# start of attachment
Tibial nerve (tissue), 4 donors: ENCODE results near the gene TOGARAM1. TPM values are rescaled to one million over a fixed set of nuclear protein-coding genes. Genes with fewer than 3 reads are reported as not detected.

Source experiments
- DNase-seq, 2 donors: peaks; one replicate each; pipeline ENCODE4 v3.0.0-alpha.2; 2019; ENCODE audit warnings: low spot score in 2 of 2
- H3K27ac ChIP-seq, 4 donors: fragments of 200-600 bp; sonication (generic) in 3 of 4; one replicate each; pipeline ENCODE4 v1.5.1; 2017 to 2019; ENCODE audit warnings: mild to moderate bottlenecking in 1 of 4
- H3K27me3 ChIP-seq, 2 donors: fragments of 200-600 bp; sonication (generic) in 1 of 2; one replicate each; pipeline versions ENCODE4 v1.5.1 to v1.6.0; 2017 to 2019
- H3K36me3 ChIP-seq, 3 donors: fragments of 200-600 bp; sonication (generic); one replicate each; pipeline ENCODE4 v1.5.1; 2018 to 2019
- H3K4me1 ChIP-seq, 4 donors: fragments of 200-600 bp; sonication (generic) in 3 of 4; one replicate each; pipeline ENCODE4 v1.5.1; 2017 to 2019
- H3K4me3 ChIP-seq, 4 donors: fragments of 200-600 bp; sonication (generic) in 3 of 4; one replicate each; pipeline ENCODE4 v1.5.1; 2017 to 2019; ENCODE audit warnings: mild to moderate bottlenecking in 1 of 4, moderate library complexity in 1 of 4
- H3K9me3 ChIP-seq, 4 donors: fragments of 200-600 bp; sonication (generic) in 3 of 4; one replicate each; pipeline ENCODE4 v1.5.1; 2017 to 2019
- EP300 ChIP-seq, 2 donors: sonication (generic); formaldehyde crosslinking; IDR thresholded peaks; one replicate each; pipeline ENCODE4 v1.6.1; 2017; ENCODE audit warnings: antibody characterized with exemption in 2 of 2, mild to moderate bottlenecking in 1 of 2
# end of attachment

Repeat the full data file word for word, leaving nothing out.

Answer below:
Tibial nerve (tissue), 4 donors: ENCODE results near the gene TOGARAM1. TPM values are rescaled to one million over a fixed set of nuclear protein-coding genes. Genes with fewer than 3 reads are reported as not detected.

Source experiments
- DNase-seq, 2 donors: peaks; one replicate each; pipeline ENCODE4 v3.0.0-alpha.2; 2019; ENCODE audit warnings: low spot score in 2 of 2
- H3K27ac ChIP-seq, 4 donors: fragments of 200-600 bp; sonication (generic) in 3 of 4; one replicate each; pipeline ENCODE4 v1.5.1; 2017 to 2019; ENCODE audit warnings: mild to moderate bottlenecking in 1 of 4
- H3K27me3 ChIP-seq, 2 donors: fragments of 200-600 bp; sonication (generic) in 1 of 2; one replicate each; pipeline versions ENCODE4 v1.5.1 to v1.6.0; 2017 to 2019
- H3K36me3 ChIP-seq, 3 donors: fragments of 200-600 bp; sonication (generic); one replicate each; pipeline ENCODE4 v1.5.1; 2018 to 2019
- H3K4me1 ChIP-seq, 4 donors: fragments of 200-600 bp; sonication (generic) in 3 of 4; one replicate each; pipeline ENCODE4 v1.5.1; 2017 to 2019
- H3K4me3 ChIP-seq, 4 donors: fragments of 200-600 bp; sonication (generic) in 3 of 4; one replicate each; pipeline ENCODE4 v1.5.1; 2017 to 2019; ENCODE audit warnings: mild to moderate bottlenecking in 1 of 4, moderate library complexity in 1 of 4
- H3K9me3 ChIP-seq, 4 donors: fragments of 200-600 bp; sonication (generic) in 3 of 4; one replicate each; pipeline ENCODE4 v1.5.1; 2017 to 2019
- EP300 ChIP-seq, 2 donors: sonication (generic); formaldehyde crosslinking; IDR thresholded peaks; one replicate each; pipeline ENCODE4 v1.6.1; 2017; ENCODE audit warnings: antibody characterized with exemption in 2 of 2, mild to moderate bottlenecking in 1 of 2